A typical scenario for me – find fabric I love, order fabric, get fabric in the mail, have no idea whatsoever what to make with fabric . . . this time I decided to make a Christmas present for a friend and fellow chicken owner – I think this fabric is so bright and cheery, it would be perfect for the kitchen. The fabric is Metro Market by Robert Kaufman (licorice chickens and yellow chickens) and Lecien Dots (medium black), all 100% cotton. I ordered both online from Purl Soho in New York City.
I started with double-sided placemats – for each placemat, I cut two pieces of the red chickens and two pieces of the yellow chickens (13” x 13 1/4” and 13” x 3 3/4”). Then for each placemat I cut two pieces of the black dots fabric (13” x 3”). I pieced together each side as shown, then sewed the two sides right side to right side, leaving a little opening to turn the finished piece right side out. I clipped the corners, turned the piece right side out, and carefully ironed it (pressing is very important here!) Then I top-stitched at 1/8” with a contrasting color thread around all four sides. Done! I decided not to put any interfacing or batting inside these placemats – I was afraid they’d end up feeling too flimsy, but I actually light the lightweight feel and they don’t seem too unsubstantial for placemats at all.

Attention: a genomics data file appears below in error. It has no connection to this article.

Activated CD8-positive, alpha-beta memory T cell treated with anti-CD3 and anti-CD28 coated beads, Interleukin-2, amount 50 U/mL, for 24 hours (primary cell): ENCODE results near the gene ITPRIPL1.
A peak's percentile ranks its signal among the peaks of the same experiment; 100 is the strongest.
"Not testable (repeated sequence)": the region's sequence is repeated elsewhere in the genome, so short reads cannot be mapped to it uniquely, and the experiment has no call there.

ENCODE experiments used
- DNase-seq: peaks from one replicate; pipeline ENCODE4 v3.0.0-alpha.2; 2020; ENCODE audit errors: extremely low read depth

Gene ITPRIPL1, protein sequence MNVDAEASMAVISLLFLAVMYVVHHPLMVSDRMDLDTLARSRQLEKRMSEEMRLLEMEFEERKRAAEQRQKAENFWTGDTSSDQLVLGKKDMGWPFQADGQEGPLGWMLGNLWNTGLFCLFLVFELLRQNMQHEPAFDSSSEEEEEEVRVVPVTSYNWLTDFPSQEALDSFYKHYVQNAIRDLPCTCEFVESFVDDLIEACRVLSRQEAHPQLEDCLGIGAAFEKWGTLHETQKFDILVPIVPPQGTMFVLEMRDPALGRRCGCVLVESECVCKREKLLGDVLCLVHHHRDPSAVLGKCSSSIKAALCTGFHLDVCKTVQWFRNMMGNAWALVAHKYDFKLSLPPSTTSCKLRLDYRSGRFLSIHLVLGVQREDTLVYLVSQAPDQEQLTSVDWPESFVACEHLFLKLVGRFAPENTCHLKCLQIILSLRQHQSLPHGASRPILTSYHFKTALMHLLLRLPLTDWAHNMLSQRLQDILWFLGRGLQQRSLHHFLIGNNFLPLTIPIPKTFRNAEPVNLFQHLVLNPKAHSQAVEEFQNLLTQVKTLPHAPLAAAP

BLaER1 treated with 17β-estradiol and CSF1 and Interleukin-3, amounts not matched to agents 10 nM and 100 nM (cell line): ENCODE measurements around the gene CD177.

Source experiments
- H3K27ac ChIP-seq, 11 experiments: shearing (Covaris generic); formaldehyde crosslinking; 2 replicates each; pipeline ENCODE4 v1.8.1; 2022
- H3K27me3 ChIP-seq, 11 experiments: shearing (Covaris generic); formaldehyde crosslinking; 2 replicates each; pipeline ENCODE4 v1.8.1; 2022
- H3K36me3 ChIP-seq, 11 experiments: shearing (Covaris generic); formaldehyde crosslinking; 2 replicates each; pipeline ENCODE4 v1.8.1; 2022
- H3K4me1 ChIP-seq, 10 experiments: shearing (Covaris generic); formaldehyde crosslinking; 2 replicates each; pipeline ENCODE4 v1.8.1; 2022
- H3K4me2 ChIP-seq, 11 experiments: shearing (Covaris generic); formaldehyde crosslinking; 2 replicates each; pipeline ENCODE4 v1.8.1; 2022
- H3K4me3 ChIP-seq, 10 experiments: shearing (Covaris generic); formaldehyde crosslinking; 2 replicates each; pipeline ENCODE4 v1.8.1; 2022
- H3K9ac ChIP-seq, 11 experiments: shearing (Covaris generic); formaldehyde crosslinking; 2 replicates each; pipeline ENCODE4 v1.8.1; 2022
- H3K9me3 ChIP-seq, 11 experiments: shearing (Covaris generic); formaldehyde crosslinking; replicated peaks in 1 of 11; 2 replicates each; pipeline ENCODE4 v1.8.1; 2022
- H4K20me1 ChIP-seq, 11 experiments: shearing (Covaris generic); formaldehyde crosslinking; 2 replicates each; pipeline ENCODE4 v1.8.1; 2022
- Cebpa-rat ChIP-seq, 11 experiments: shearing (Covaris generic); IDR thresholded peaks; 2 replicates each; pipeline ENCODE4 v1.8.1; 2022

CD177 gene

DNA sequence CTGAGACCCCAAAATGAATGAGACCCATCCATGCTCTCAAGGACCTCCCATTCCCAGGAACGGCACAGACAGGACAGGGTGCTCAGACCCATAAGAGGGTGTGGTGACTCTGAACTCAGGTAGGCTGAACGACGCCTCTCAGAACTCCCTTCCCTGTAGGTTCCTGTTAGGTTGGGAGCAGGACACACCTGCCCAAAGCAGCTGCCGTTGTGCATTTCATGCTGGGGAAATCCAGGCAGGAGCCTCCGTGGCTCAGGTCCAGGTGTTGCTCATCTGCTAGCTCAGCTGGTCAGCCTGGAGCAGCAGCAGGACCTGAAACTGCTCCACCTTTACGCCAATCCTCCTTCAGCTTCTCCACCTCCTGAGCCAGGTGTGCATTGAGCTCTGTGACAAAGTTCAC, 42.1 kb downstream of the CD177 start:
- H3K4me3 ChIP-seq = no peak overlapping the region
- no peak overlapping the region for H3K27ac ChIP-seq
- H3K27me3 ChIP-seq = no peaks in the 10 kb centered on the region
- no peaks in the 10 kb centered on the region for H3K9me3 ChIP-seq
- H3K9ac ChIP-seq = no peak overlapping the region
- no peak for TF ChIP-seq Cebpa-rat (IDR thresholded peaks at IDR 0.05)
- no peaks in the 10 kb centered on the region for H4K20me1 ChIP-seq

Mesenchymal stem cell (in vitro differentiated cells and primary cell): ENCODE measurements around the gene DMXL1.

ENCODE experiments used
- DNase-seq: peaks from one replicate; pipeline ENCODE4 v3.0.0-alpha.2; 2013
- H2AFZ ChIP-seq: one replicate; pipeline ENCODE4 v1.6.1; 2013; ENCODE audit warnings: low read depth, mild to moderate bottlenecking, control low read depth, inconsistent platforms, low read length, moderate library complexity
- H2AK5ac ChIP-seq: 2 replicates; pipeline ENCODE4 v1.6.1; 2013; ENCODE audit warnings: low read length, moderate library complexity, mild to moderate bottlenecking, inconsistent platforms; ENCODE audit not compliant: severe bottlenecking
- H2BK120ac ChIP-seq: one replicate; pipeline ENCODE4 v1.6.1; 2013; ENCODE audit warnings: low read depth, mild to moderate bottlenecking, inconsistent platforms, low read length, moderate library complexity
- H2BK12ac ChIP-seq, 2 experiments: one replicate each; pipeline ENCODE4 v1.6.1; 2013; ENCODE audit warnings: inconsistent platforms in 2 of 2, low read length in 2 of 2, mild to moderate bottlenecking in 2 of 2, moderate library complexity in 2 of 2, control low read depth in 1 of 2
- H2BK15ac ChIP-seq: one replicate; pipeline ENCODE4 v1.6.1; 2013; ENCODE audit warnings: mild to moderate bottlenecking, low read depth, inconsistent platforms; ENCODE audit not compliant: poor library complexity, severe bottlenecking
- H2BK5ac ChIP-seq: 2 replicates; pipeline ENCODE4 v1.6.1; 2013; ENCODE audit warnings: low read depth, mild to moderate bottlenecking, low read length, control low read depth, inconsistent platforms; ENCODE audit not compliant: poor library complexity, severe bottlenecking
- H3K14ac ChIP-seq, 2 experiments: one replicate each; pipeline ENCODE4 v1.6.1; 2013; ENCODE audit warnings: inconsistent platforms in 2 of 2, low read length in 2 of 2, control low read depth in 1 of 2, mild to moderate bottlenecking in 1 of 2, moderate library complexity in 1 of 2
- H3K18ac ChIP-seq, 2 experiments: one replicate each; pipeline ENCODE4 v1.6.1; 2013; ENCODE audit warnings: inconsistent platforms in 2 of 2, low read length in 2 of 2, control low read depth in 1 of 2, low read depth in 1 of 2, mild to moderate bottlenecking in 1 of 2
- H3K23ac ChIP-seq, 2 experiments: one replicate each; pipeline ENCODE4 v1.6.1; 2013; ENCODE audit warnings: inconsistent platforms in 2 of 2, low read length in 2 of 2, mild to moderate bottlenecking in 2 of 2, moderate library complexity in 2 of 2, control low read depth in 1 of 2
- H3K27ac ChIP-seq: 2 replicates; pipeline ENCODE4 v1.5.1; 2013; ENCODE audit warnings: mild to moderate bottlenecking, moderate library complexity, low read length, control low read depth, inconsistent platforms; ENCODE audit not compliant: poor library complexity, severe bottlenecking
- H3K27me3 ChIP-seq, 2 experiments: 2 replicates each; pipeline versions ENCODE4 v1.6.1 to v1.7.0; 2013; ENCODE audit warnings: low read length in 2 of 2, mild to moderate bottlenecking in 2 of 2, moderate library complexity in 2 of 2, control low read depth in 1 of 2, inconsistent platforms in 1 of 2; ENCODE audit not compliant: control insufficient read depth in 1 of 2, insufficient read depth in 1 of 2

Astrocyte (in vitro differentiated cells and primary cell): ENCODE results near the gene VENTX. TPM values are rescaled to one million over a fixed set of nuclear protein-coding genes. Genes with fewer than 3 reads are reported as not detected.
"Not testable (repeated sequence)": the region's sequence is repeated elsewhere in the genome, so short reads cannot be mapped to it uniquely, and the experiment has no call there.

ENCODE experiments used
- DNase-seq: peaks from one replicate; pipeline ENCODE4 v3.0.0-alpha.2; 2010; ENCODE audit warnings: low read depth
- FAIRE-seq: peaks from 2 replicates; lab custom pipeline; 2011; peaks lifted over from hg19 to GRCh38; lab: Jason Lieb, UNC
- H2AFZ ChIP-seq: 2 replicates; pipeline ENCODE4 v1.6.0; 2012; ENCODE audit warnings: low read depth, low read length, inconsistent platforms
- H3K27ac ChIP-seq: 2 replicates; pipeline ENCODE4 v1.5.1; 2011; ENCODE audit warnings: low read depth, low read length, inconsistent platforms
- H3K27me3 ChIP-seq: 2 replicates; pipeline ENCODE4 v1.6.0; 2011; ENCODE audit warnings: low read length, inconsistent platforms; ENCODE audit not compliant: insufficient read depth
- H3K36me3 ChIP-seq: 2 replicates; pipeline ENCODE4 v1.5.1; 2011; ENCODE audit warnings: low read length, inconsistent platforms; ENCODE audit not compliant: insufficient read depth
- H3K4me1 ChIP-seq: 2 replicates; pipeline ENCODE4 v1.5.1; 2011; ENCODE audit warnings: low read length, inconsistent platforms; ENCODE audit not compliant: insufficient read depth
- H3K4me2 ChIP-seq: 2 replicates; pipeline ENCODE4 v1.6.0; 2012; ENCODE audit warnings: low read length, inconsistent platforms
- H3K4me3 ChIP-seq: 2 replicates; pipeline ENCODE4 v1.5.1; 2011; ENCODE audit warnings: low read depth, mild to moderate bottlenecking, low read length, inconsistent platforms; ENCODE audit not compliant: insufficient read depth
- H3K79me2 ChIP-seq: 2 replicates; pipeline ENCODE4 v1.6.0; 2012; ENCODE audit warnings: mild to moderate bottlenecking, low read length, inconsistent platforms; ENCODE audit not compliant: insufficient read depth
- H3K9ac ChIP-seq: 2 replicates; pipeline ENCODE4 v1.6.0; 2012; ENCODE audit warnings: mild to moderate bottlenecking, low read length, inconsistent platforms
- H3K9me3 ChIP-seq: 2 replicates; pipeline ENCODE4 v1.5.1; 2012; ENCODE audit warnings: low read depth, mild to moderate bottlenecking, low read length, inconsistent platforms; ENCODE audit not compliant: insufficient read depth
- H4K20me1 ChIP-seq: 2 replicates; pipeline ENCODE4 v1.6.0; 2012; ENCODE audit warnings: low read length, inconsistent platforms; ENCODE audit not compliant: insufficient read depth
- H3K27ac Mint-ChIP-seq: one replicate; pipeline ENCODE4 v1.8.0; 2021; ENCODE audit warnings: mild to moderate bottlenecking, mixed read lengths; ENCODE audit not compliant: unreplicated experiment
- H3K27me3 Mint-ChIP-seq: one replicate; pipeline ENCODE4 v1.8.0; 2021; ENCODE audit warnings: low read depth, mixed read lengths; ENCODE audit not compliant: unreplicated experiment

Next up – dishcloths. These were even easier – I just cut one piece of each color of chicken fabric (22” x 22”) and rolled in a 1” hem on each side (1/2” then 1/2” again), pressed in the hem and sewed. The fabric worked well for this – there was no need to make it double-sided and the dishcloths still feel sturdy enough for their intended purpose.
For the potholders I cut 8” squares (two squares of each color) and a little larger square for each of batting – put each of your squares wrong sides together, with the batting in the middle, and quilt together (I just freehand quilted a random design). Trim around the edges. Then I cut 1 1/2” strips of the black dots fabric and sewed those strips onto the edges just like binding a quilt (with a loop tucked into one corner).
Finally, using a free tutorial on Purl Bee, I sewed a simple drawstring bag out of the red chickens fabric to hold all of the gifts inside. I saw these plates – I love the shape and the deep red color – at Crate & Barrel, so I paired them with the sewed projects for a complete gift package.
Even though these sewing projects were really easy, they kind of pushed the envelope (sewing-wise) for me because I’m not very skilled at making up my own sewing patterns – I usually need an established pattern that I can follow exactly. I struggle to look at a sewed item (or conceptualize one) and figure out what sizes the unseamed component pieces should be cut, and how to sew it all together (and in what order) so that no seams are showing, etc. I think you almost have to be able to “see” three-dimensionally in your mind in order to do this – of course, it helps to have a lot of experience with sewing, too, because you can remember back to a similar project you’ve done in the past.Pin It